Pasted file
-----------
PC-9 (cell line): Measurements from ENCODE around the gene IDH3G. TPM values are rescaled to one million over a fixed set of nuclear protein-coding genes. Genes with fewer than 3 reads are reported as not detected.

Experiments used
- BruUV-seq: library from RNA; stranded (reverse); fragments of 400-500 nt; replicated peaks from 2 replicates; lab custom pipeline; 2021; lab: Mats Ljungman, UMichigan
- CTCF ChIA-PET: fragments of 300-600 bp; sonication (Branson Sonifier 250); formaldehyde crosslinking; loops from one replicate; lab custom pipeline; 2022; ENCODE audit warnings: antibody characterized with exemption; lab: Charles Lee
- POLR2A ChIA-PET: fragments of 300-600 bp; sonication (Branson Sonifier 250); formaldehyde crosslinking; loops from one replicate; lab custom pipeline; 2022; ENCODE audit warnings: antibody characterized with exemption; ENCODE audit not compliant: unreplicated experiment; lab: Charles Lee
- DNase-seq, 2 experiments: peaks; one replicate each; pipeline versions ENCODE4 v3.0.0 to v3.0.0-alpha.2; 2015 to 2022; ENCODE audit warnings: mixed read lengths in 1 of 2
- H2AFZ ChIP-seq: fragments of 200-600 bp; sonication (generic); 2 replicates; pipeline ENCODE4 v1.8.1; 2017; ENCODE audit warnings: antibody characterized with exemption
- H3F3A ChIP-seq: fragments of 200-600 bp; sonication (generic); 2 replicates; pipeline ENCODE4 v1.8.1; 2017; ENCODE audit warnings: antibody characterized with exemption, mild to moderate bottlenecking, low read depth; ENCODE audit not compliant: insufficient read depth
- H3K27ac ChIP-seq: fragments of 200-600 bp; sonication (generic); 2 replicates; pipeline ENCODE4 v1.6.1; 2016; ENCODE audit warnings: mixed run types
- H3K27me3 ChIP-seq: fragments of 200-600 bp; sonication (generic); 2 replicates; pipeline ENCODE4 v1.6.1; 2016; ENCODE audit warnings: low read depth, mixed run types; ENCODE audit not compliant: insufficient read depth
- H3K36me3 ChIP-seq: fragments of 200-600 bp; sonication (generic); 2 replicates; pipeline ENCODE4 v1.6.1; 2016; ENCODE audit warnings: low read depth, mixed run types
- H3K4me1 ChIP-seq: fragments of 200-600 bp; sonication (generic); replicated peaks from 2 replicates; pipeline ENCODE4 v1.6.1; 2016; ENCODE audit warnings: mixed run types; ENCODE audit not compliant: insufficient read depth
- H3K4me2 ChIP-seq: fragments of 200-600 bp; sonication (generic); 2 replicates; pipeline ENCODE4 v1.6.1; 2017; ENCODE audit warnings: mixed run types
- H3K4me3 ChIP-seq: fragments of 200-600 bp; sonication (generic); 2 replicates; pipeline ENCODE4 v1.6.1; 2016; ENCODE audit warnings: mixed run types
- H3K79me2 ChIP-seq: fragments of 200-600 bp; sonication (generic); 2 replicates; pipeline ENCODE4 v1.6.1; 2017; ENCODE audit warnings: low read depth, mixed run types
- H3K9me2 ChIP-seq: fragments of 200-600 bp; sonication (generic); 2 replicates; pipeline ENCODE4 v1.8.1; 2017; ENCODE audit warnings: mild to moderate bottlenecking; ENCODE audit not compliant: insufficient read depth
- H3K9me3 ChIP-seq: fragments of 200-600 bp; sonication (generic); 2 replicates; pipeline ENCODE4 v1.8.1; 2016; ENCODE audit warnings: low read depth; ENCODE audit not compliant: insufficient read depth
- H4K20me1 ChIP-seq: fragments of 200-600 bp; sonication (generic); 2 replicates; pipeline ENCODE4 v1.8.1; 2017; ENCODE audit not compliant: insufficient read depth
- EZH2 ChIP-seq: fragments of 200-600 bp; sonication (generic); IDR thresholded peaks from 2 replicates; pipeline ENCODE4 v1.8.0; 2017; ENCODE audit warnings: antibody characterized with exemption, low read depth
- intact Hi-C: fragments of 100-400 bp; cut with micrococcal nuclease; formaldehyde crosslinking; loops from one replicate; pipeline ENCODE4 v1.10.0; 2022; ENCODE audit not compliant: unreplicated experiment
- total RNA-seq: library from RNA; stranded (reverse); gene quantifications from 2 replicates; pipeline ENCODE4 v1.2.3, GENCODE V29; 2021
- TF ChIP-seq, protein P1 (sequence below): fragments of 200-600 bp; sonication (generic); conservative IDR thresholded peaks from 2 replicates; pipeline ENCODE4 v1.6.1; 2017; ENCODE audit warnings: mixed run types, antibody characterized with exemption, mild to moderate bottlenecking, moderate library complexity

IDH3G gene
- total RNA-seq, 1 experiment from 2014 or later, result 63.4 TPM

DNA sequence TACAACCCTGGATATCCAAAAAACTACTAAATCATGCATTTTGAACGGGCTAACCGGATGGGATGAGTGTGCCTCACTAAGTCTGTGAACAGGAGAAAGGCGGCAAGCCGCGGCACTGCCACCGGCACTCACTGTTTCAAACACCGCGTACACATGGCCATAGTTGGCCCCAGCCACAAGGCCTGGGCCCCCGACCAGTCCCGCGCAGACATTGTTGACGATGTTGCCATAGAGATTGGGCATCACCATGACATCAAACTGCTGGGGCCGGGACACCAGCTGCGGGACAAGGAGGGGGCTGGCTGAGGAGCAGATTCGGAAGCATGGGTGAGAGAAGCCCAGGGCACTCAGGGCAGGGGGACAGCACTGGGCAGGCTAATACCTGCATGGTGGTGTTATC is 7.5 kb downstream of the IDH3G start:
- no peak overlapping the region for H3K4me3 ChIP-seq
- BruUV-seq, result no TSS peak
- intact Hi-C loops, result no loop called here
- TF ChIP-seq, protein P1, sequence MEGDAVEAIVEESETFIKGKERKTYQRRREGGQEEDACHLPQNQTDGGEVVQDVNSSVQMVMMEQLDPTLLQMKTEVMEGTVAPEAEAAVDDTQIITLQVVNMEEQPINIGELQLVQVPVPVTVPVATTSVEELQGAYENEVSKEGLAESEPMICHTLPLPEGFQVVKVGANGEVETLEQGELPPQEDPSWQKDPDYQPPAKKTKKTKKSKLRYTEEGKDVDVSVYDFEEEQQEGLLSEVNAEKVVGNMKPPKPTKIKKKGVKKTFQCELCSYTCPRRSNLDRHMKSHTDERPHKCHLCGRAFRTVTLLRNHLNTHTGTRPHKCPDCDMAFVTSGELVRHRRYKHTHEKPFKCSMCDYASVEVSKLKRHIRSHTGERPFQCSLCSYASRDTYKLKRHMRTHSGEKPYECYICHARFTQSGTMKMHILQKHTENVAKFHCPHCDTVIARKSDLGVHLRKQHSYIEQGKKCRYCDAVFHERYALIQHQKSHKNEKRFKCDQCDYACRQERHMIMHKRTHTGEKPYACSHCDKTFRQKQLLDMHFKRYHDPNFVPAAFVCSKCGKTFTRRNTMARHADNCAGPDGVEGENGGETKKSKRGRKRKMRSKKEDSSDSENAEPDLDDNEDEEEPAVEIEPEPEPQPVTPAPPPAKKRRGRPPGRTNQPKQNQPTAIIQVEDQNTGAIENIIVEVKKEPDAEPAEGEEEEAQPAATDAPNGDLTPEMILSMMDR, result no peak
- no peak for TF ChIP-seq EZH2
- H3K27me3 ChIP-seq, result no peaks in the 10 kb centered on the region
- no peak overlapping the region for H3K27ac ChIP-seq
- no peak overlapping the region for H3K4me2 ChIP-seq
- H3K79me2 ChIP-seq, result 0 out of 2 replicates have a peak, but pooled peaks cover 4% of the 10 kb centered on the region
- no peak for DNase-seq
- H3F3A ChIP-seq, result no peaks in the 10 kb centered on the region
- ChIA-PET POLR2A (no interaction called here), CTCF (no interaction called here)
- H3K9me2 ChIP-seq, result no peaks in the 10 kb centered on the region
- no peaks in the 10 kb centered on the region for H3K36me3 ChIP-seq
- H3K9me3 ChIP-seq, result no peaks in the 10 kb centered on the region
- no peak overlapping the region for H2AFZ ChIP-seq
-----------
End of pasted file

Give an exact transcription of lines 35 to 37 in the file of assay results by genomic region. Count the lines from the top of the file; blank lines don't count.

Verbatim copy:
- no peak for DNase-seq
- H3F3A ChIP-seq, result no peaks in the 10 kb centered on the region
- ChIA-PET POLR2A (no interaction called here), CTCF (no interaction called here)